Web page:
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News / Politics / Clark County Politics

Legislative candidate Jiles has court record, tells his side

Challenger to Harris was subject of two restraining orders, convicted of misdemeanor assault

By Jake Thomas, Columbian political reporter
Published: September 30, 2018, 6:00am

Damion Jiles, a Democratic candidate for the Legislature, has been the subject of two restraining orders sought by two different women, and was convicted of misdemeanor assault, according to a review of court records by The Columbian.

Court records show that Jiles has also had other cases in the legal system, including driving under the influence, having a vehicle repossessed and other traffic-related offenses.

Jiles, who is challenging four-term Republican state Rep. Paul Harris, said that he went through two difficult divorces and never assaulted either of his former wives.

“I can’t speak for what voters should be concerned with,” Jiles said. “It’s in my past. I’ve been really open about it.”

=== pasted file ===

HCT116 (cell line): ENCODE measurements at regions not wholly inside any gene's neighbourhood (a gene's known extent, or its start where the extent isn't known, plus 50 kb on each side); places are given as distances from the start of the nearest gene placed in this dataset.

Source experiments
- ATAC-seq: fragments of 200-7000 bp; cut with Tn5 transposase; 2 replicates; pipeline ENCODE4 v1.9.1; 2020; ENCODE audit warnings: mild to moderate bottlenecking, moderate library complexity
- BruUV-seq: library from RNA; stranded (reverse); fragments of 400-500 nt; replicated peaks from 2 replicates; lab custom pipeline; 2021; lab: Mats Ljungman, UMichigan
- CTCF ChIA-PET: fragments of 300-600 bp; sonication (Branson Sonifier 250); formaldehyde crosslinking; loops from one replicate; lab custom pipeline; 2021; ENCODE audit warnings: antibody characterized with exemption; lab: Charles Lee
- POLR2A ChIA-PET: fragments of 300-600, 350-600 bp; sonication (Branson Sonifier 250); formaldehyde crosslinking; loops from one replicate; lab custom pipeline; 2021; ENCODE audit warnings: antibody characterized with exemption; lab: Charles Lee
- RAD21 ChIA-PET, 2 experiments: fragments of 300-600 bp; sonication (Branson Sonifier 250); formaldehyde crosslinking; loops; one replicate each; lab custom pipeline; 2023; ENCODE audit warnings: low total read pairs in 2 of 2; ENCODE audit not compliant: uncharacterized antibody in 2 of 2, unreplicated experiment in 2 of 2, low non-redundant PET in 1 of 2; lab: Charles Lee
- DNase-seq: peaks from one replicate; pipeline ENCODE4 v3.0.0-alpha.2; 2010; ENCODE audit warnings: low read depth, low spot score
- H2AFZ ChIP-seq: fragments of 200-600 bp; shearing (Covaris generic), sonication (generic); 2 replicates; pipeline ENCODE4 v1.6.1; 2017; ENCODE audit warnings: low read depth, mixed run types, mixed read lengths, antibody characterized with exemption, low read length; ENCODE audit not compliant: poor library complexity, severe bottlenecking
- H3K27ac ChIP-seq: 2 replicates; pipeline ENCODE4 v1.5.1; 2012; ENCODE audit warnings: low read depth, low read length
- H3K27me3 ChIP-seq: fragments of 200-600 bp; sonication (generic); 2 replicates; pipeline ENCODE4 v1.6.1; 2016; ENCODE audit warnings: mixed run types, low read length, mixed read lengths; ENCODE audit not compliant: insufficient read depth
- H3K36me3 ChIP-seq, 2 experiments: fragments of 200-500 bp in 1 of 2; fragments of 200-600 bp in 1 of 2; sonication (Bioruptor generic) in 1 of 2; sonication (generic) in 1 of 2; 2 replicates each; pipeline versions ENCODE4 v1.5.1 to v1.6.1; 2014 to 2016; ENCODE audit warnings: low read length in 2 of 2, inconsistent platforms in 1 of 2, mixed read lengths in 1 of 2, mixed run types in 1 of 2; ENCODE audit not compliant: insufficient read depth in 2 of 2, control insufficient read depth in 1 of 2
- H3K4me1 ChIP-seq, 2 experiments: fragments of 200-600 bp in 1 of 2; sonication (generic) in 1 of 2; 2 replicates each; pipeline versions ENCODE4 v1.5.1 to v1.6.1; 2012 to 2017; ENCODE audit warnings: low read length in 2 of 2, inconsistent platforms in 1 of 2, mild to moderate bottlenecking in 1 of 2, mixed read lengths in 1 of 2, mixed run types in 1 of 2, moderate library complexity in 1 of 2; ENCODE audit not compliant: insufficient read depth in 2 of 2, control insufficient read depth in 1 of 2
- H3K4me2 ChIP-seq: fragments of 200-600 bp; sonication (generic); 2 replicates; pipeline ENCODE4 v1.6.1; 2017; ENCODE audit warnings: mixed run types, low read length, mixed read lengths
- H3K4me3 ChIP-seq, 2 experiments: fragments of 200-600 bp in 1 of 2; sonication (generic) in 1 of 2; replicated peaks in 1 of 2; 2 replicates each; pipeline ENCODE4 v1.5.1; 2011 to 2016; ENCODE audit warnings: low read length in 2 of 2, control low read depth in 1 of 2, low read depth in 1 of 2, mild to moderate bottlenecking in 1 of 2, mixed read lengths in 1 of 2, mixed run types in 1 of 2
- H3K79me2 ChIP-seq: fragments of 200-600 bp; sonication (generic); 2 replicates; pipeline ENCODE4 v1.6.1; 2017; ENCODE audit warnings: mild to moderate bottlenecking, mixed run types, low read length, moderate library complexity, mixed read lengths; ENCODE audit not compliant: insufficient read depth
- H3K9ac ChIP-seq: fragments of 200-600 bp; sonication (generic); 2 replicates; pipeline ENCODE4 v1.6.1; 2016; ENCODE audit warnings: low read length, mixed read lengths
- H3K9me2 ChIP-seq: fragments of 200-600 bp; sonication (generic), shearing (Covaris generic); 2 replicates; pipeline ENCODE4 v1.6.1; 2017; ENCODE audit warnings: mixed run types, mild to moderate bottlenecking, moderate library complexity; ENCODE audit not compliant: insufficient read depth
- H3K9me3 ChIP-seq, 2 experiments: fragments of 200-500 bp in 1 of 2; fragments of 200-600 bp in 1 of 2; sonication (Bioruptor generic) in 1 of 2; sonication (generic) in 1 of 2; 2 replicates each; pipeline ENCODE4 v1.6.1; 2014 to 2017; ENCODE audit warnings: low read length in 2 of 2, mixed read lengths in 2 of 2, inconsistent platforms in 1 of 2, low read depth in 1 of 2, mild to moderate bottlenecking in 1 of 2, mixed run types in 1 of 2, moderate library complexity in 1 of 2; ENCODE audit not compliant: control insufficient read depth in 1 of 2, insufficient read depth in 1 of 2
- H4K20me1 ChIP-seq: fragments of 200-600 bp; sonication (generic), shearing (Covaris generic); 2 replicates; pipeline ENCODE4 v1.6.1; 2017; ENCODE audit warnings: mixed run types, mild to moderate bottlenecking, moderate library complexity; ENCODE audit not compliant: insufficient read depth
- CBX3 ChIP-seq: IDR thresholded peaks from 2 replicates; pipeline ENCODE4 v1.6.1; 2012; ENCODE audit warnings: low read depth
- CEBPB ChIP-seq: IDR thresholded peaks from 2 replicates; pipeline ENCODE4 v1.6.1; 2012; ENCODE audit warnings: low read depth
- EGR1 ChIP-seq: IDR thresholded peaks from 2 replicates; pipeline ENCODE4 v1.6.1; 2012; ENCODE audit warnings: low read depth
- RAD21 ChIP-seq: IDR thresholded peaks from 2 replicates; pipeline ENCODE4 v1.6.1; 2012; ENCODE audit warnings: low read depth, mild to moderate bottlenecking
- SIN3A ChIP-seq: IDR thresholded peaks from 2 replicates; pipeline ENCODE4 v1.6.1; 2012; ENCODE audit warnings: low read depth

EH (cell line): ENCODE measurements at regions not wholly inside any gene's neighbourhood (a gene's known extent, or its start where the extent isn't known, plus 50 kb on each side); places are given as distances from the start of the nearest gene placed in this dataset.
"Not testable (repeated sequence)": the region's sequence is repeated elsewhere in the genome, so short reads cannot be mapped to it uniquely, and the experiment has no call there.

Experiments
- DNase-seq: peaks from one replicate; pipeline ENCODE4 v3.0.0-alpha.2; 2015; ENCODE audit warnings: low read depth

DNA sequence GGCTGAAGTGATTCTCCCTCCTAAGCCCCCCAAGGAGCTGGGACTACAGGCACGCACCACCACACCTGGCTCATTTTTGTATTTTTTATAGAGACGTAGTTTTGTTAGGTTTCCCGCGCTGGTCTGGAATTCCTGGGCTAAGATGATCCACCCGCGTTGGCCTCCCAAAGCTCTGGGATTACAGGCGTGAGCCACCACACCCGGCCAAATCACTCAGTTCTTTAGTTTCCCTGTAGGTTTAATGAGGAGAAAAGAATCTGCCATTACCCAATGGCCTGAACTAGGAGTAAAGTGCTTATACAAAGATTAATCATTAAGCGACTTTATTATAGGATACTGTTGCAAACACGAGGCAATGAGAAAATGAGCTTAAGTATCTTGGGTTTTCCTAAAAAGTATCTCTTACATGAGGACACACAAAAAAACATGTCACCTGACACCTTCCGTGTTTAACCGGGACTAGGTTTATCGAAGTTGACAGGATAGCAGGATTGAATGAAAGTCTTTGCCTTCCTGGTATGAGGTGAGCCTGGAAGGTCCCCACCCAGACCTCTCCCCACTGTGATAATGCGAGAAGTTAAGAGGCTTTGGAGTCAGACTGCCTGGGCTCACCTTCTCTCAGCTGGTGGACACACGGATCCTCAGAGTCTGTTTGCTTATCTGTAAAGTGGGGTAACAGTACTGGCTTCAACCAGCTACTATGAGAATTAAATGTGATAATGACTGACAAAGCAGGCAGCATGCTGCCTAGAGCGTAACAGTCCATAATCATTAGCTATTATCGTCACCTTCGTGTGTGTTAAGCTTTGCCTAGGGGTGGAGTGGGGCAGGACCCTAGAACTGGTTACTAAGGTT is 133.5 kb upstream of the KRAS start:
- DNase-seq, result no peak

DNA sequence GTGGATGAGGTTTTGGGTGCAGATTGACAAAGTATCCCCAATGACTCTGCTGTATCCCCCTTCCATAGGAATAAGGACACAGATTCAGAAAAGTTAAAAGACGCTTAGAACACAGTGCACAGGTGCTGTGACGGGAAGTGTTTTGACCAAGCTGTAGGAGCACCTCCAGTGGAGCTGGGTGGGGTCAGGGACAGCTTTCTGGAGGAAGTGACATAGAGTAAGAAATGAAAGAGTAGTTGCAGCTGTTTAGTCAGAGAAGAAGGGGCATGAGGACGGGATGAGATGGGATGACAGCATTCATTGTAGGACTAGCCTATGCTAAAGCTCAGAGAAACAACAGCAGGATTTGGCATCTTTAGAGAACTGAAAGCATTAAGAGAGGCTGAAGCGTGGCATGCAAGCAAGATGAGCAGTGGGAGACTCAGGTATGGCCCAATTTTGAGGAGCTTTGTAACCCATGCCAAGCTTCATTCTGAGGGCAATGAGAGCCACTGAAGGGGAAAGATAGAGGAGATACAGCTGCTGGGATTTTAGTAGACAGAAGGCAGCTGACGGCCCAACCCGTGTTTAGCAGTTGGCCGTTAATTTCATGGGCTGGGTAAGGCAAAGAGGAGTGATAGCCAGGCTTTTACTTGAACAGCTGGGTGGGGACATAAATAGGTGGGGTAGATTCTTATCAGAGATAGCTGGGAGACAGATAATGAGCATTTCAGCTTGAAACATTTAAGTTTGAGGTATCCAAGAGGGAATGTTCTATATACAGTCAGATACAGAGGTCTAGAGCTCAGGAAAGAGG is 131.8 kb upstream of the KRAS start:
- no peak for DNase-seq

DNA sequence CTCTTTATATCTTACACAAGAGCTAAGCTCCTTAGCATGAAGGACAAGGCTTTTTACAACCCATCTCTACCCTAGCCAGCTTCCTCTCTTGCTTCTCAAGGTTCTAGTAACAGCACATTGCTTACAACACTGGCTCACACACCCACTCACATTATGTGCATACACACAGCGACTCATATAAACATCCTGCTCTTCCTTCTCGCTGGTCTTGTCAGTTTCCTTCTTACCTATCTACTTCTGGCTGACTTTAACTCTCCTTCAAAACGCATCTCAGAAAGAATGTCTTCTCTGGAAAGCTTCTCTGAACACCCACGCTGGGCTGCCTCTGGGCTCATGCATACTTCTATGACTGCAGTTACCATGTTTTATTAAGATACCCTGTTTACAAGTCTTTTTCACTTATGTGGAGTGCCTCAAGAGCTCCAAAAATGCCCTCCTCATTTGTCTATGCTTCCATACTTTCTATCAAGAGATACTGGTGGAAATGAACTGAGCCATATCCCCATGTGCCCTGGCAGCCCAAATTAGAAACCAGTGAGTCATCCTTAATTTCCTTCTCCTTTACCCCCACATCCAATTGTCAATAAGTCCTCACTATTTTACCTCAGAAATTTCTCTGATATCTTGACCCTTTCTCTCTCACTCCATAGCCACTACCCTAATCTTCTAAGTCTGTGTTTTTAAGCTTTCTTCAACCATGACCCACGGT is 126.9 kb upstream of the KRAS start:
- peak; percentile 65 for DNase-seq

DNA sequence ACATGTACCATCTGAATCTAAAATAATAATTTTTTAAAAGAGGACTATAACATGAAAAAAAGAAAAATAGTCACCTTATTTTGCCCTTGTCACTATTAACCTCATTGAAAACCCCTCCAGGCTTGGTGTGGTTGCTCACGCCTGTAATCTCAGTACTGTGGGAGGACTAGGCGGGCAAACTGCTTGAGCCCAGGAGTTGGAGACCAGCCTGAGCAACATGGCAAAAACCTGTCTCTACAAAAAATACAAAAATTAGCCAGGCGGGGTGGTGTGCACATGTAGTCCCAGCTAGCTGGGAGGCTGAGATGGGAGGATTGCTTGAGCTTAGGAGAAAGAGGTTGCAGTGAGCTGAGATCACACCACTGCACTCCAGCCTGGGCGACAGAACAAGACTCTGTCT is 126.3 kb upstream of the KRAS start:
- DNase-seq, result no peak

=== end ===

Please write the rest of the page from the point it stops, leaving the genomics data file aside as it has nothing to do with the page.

The restraining orders and assault conviction are all more than a decade old. Jiles said that his contact with the court system hasn’t kept him from work or community engagement. He’s been able to maintain federal security clearance and pass background checks required to get jobs at three federal agencies, he said, and coach a youth basketball team.

Both his adult daughter and current partner describe healthy, loving relationships with Jiles.

Messy divorces

Records obtained by The Columbian show that in the early and mid-2000s, Jiles was subject to two different temporary restraining orders.

On Dec. 15, 2000, his wife at the time filed a petition for an order for protection in Pierce County Superior Court against him. In the petition, she alleged that after drinking all day, Jiles screamed at, threatened and pushed her. The petition states that he had previously pushed her through a window.